CLUSTER CHARACTERISTICS
          ---------------------------------------------
          Cluster      Mean      MDN        SD
          ---------------------------------------------
 
          1            2.30      2.0       .966
 
          2            2.68      3.0       1.11
 
          3            3.07      3.0       1.20
 
          4            3.18      3.0       1.12
 
          5            3.96      4.0       1.08
 
          ---------------------------------------------
 
               The five clusters are summarized in Ta-
          ble 2.  Cluster one contained eight items.
          One problem-solving process, the design proc-
          ess, was a member of this cluster. The think-
          ing skills in this cluster included
          application of related knowledge gained from
          classes other than technology education and
          prior technological knowledge gained from
          technology education class. The teaching
          style clustered in this group was described
          as the teacher shared goals and objectives
          with the student and decisions
 
          TABLE 2
CLUSTER GROUPINGS OF SURVEY ITEMS
-------------------------------------------------------------------------------
Cluster  PS Process       Thinking Skills   Teaching Methods  Teaching Style
-------------------------------------------------------------------------------
 
1        Design Process   Related Knowledge Discussion        Goals are shared 
                                                              by teacher.  
                                                              Decisions
                          Prior             Demonstration     reached through
                          Technological                       agreement.
                          Knowledge         Experimentation
 
                                            Lecture
-------------------------------------------------------------------------------
2                                           Individual        Goals are set by
                                            Instruction       teacher.  Teacher
                                                              facilitates goal
                                            Media             attainment.
-------------------------------------------------------------------------------
3       Troubleshooting                     Discovery         Teacher directs 
                                                              all learning     
                                                              experiences.
        Scientific                          Simulation
 
        Project Management                  Readings
 
        Research & Develop                  Game-Structured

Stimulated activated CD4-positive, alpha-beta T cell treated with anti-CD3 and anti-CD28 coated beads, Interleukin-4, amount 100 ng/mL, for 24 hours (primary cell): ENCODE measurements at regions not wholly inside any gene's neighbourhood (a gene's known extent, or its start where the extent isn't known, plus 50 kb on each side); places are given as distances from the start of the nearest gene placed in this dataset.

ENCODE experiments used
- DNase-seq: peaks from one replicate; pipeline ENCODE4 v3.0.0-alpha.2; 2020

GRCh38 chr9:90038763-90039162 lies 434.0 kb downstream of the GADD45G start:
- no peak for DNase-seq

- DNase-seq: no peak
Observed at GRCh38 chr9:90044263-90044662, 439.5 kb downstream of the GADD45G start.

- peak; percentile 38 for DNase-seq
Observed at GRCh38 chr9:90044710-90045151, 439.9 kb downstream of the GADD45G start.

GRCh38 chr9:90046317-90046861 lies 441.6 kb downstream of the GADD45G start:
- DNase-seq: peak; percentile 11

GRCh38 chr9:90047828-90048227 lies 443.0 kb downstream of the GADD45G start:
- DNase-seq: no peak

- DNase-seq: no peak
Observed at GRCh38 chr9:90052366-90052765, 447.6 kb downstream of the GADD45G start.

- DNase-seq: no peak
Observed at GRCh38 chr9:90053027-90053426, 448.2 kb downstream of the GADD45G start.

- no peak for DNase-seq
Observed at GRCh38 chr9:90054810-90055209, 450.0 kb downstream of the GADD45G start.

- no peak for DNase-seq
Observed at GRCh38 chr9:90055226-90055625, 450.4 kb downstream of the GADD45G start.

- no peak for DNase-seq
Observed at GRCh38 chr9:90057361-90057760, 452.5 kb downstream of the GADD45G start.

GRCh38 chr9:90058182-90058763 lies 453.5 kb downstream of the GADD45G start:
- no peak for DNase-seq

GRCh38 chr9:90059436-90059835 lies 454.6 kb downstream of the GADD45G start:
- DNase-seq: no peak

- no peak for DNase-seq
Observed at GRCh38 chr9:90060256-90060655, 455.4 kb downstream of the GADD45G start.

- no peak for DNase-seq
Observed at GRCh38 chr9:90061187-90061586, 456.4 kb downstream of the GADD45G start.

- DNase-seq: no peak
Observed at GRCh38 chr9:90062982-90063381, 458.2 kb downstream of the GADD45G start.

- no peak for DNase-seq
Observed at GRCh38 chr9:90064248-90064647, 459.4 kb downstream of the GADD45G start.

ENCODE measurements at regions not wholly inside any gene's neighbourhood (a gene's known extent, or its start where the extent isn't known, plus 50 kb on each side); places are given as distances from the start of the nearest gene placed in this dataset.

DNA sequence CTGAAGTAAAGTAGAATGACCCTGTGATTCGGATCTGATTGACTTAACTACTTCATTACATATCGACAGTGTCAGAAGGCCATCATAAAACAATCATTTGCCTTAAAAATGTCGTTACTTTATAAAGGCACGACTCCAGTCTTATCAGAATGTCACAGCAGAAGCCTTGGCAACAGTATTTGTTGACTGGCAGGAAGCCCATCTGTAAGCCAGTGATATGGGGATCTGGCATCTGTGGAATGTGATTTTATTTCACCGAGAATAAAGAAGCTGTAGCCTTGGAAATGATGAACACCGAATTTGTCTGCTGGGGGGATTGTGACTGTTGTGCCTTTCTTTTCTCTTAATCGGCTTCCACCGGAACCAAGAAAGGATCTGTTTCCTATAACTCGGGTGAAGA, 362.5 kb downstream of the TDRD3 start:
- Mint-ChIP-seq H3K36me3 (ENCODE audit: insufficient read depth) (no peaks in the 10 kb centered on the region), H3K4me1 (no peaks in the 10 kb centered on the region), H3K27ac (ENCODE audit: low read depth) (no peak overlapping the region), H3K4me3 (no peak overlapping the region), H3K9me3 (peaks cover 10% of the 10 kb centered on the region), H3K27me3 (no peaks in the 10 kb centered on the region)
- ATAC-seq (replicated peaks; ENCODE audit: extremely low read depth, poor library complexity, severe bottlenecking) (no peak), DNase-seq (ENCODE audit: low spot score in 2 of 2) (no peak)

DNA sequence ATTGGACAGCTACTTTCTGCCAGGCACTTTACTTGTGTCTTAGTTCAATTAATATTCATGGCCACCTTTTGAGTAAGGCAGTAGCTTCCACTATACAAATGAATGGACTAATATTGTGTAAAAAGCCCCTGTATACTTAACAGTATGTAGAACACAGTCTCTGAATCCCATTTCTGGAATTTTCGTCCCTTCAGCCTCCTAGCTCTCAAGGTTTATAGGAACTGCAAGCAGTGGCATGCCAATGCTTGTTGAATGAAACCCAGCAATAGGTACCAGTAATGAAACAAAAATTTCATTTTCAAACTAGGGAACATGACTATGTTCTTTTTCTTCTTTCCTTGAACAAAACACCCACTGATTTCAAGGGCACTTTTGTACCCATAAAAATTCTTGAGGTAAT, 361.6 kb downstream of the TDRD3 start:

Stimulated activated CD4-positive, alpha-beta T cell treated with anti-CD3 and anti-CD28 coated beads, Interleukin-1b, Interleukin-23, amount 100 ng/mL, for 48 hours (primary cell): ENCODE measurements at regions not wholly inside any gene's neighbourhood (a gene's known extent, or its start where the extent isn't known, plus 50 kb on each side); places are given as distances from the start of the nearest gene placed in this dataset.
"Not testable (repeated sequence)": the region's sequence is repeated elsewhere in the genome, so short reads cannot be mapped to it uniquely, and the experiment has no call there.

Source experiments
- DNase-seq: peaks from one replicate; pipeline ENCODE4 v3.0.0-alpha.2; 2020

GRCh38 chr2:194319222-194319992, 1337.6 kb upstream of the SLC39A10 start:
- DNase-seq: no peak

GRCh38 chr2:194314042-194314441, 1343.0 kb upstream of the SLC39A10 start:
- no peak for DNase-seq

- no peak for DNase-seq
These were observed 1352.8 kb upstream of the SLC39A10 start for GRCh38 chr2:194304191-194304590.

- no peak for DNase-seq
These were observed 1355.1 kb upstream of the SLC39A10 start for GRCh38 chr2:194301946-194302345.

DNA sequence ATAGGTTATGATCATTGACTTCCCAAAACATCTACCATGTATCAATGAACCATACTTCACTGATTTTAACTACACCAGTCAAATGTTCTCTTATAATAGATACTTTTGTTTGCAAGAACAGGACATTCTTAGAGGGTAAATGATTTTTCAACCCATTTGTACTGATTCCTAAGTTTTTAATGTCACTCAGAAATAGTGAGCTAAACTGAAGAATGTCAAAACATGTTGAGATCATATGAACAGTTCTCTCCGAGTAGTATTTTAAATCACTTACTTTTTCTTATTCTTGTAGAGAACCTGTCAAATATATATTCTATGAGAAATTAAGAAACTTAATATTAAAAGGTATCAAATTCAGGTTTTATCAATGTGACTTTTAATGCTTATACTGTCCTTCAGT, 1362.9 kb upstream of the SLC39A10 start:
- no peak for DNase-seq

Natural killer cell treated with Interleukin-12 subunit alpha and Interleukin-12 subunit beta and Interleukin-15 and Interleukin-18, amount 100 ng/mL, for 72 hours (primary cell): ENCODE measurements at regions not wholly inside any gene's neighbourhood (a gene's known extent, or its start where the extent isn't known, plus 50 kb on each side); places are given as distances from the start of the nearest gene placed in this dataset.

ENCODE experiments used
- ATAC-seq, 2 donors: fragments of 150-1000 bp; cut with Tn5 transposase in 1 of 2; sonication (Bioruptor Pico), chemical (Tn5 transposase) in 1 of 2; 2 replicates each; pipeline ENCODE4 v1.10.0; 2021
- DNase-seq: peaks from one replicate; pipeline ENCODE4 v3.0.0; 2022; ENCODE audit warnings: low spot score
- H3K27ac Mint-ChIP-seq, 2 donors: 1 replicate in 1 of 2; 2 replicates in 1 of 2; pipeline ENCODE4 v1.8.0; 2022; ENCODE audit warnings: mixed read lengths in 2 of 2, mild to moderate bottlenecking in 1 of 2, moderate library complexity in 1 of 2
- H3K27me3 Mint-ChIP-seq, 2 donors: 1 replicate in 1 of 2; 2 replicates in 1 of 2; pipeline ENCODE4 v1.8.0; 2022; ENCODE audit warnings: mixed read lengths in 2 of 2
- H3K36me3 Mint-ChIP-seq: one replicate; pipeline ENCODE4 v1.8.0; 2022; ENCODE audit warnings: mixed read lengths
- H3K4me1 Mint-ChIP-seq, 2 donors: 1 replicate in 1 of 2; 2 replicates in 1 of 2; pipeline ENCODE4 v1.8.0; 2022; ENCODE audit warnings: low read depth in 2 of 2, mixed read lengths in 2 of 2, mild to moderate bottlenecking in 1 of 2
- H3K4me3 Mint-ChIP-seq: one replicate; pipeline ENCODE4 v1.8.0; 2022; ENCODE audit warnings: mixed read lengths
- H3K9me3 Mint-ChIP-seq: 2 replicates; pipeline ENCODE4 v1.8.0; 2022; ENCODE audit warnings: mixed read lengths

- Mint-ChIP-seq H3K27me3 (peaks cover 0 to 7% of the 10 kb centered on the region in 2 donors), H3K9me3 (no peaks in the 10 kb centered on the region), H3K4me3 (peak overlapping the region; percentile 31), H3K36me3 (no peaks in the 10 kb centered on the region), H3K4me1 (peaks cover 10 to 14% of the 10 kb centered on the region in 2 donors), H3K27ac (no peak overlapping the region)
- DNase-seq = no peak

Competition
-------------------------------------------------------------------------------
4                         Classification    Competency-based
 
                          Causations
 
                          Qualifications
 
                          Relationships
 
                          Knowledge Seeking
-------------------------------------------------------------------------------
5                                           Seminar           Student develops
                                                              goals and means
                                            Scenario          to reach them.
 
                                            Contract
 
                                            Case Study
 
                                            Panel Discussion
                                            Role Play
-------------------------------------------------------------------------------
 
          were reached through agreement.  The charac-
          teristics of this cluster, listed in Table 1,
          indicate that these methods were the most
          frequently used by technology teachers with a
          mean of 2.30.  Sixty-one percent of the
          teachers
 
          surveyed used the items listed in this clus-
          ter usually or always and 98.3% used them at
          least sometimes.
               Cluster two was characterized by mean of
          2.68.  Four items were always or usually used
          by 43.9% of the teachers. Individualized in-
          struction and media were teaching methods
          grouped in this cluster. The teaching style,
          like the teaching method, was teacher di-
          rected with goals and objectives set by the
          teacher and the teacher guided goal attain-
          ment. These methods and this style are condu-
          cive to attainment of basic level knowledge
          that is a prerequisite to successful problem
          solving.
               Cluster three contained items typically
          used often by the teachers surveyed. The mean
          response for items in this cluster was 3.07
          with 34.8% of the teachers using them always
          or usually. Four of the five problem-solving
          processes were part of this cluster.  They
          included troubleshooting/debugging, scien-
          tific process, research and development and
          project management. Teaching methods included
          in this cluster were discovery, simulation,
          and reading. The teaching style that was
          close to the mean of this cluster was one
          where the teacher directed all learning expe-
          rience.  Six of the eight thinking skills
          were grouped in cluster four. Competency